The Arlington County Board has unanimously approved a use permit for a new Washington-Lee High School, clearing the way for a School Board vote tonight on the final design, which was once declared too tall for the site.

The move came Tuesday after years of planning and months of anxiety over rising costs for a project that has outgrown estimates by 15 percent even before being put out for bid. The estimated cost is now more than $95 million, with the figure rising about $500,000 each month construction is delayed.

Before approving the permit, the board had to address a zoning problem caused by what county and school officials called a miscommunication.

School officials said they knew their plan for a four-story, 63-foot-tall school violated the 45-foot height limit for the area but believed that county officials had told them it could be waived. Last month, county officials said the problem was more complicated and would require a zoning amendment.

After the Planning Commission recommended its approval, the County Board passed a zoning amendment Tuesday to allow exceptions to the height regulation for high schools and school administration buildings on sites of 19 acres or larger. That applies to only two buildings: Washington-Lee, on 19 acres, and Wakefield High School, on 40 acres.

After the permit vote, board Chairman Jay Fisette (D) joked, "And that is the end of the discussion of Washington-Lee High School for this century."

But Vice Chairman Chris Zimmerman (D) called the vote a "forced" choice between delaying a much-needed school or settling for an imperfect design. He said the building should be closer to the major intersection at Washington Boulevard and North Quincy Street, away from single-story homes.

Zimmerman said the planning and transportation commissions should have been brought into the decision making earlier instead of "looking at it effectively at the end of the process when it's too late to change it."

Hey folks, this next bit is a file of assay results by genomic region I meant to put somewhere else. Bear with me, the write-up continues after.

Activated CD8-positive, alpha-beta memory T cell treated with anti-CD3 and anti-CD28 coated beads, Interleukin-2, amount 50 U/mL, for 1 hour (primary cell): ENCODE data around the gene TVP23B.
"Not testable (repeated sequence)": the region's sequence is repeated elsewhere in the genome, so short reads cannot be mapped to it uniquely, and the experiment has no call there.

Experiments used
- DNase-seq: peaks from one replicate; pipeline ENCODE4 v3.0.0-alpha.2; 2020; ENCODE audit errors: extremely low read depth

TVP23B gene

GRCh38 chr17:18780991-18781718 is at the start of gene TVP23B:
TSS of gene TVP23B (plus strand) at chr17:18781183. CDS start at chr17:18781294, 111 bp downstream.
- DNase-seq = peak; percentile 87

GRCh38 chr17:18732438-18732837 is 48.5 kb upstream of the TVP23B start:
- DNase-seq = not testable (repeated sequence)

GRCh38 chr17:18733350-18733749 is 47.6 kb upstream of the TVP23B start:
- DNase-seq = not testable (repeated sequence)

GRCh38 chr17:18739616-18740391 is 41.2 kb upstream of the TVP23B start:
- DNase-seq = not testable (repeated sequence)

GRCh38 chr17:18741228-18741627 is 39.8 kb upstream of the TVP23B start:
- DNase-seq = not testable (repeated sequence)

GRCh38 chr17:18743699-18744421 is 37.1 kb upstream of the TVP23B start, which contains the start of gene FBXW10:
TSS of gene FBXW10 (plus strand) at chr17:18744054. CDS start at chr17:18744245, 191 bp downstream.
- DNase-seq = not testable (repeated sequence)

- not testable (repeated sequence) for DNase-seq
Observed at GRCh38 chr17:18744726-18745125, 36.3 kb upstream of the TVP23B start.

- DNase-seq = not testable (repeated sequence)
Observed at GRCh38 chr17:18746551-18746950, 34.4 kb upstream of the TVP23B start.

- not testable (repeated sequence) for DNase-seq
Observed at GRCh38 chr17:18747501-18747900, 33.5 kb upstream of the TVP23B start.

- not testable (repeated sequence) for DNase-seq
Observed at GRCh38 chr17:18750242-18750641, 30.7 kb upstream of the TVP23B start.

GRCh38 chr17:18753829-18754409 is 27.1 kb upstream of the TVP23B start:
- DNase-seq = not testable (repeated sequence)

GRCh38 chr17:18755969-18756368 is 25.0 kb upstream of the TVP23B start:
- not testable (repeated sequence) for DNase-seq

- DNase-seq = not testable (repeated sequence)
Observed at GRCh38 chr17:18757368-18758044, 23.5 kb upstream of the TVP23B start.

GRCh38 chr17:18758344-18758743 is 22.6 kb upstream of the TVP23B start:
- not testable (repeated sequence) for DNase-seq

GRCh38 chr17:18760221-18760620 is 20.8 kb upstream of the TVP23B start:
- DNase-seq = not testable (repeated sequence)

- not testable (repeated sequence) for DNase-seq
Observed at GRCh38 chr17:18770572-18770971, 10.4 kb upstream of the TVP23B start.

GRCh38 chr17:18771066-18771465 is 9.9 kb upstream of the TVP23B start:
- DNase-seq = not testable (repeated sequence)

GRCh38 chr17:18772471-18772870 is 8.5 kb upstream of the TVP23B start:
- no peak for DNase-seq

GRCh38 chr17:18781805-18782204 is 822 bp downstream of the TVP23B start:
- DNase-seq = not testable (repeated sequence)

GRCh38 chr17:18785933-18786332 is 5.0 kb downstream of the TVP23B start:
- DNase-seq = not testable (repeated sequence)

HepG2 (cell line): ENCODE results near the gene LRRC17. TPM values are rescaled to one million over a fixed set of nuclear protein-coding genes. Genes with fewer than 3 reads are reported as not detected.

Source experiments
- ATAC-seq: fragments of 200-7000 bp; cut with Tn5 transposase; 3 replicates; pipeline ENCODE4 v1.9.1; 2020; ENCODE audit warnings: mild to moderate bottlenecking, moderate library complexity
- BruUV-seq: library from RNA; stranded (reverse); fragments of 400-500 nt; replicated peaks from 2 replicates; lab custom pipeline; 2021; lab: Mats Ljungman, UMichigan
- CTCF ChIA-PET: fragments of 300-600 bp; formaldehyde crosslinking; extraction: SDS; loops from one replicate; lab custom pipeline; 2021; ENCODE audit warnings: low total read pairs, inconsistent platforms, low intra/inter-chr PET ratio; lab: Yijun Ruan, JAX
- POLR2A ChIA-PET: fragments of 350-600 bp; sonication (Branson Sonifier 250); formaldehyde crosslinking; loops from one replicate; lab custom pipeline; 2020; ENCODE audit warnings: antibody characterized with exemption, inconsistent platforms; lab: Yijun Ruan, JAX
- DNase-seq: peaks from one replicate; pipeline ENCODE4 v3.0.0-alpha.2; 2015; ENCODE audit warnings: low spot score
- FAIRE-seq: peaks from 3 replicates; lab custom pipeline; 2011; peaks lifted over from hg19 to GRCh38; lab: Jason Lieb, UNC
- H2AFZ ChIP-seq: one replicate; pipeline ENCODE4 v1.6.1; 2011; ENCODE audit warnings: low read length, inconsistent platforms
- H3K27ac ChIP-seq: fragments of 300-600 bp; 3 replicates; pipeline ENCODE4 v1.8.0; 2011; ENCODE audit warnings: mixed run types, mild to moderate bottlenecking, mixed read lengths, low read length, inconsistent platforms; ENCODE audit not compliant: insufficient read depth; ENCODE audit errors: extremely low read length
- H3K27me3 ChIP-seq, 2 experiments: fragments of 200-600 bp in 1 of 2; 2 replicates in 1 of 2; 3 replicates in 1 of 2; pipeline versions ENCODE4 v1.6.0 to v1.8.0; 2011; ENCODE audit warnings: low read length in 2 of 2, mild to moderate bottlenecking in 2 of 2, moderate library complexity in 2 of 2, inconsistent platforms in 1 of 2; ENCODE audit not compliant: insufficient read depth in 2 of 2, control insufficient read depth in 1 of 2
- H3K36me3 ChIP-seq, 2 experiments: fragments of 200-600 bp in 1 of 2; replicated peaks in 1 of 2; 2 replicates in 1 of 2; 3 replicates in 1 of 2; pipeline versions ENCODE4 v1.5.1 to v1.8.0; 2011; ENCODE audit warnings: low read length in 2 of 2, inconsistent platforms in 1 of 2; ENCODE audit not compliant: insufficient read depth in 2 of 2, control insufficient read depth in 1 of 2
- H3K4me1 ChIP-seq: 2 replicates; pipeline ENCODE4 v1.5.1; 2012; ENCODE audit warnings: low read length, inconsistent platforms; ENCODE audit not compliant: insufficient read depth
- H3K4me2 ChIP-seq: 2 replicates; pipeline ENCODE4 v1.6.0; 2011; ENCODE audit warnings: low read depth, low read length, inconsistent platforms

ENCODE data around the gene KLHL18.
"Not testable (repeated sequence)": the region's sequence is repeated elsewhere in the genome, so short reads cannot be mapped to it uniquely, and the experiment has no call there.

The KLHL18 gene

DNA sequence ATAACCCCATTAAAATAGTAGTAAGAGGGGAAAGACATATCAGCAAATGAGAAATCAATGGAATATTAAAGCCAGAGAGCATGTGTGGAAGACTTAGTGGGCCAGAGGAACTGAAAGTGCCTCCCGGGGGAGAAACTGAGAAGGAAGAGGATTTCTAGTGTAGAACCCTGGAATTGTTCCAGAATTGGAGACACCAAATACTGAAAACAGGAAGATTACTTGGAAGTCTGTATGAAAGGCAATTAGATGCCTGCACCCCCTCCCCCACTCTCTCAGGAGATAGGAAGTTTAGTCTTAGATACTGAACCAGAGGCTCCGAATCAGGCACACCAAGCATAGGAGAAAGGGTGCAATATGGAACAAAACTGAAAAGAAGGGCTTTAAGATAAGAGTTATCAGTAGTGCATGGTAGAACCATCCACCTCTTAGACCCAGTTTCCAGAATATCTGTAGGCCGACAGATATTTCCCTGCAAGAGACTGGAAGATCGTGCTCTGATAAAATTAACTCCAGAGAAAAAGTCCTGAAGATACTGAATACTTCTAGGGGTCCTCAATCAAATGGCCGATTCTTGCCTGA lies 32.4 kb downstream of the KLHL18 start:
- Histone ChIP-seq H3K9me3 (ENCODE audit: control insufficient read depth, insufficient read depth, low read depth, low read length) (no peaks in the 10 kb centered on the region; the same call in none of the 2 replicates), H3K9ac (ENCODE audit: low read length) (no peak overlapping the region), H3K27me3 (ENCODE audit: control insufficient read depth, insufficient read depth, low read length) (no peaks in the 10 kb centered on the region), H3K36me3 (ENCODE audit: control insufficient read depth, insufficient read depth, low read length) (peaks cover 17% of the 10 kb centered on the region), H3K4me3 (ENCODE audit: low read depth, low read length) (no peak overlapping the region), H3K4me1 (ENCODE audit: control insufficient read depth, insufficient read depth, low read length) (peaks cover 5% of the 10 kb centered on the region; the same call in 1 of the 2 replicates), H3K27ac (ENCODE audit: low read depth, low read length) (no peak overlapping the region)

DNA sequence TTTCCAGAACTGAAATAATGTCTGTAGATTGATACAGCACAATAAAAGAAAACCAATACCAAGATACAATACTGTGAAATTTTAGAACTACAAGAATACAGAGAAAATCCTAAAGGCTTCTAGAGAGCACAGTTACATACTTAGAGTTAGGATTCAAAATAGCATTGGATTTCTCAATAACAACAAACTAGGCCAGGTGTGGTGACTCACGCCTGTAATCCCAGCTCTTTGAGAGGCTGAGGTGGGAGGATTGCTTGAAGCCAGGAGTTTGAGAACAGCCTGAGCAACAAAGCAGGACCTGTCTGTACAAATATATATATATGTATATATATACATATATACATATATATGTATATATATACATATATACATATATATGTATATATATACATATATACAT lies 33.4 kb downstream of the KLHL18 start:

Sarah Woodhead, director of design and construction for Arlington schools, said the schedule for involvement of the commissions was "not as effective as some would have liked, so the two boards are going to . . . look at improving the process."

Construction on Washington-Lee, originally scheduled to start this month, is on track to begin in January at the earliest. The original project estimate was $82 million, and a bond approved by voters in November was to have covered most of that cost. The School Board will hold a work session next Thursday to discuss how to meet the rising costs of the project.

Rising prices have dogged school construction projects throughout the county, including renovation plans for Nottingham Elementary School and H-B Woodlawn Secondary Program. Other renovation projects are in the pipeline, but school officials said the 81-year-old Washington-Lee, which has had so many parts removed and added over the years that the original building no longer exists, is highest on their list.

The new building will be 350,000 square feet, up from the current 225,000 square feet, while retaining the school's 1,600-student capacity. With its taller design, its footprint on the site will be smaller, freeing an additional acre of outdoor space.

Expected to be completed in 2009, it will be the one of the first schools in the nation to apply for a Leadership in Energy and Environmental Design certification, awarded by the U.S. Green Building Council.

To qualify, contractors will use construction materials from nearby producers and recycle construction debris. The design's environmentally beneficial elements will include a reflective roof; a partially "green" roof planted with vegetation; and a lot of natural light, which studies show enhances student performance.

One other Arlington school, the John M. Langston High School Continuation Program, has the environmental design certification, and T.C. Williams High School in Alexandria, which is undergoing a similar reconstruction, also plans to apply.

The proposed redesign for Washington-Lee High School, currently estimated to cost $95 million, would make the environmentally sensitive facility four stories high, almost 20 feet taller than zoning allowed.